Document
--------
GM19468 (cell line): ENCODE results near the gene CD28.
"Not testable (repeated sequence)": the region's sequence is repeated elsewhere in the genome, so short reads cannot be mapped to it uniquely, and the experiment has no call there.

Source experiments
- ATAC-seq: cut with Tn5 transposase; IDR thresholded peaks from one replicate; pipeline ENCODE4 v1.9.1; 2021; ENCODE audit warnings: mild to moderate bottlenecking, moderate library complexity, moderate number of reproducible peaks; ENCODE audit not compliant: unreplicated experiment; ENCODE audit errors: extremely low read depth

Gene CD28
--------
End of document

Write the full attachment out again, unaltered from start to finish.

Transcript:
GM19468 (cell line): ENCODE results near the gene CD28.
"Not testable (repeated sequence)": the region's sequence is repeated elsewhere in the genome, so short reads cannot be mapped to it uniquely, and the experiment has no call there.

Source experiments
- ATAC-seq: cut with Tn5 transposase; IDR thresholded peaks from one replicate; pipeline ENCODE4 v1.9.1; 2021; ENCODE audit warnings: mild to moderate bottlenecking, moderate library complexity, moderate number of reproducible peaks; ENCODE audit not compliant: unreplicated experiment; ENCODE audit errors: extremely low read depth

Gene CD28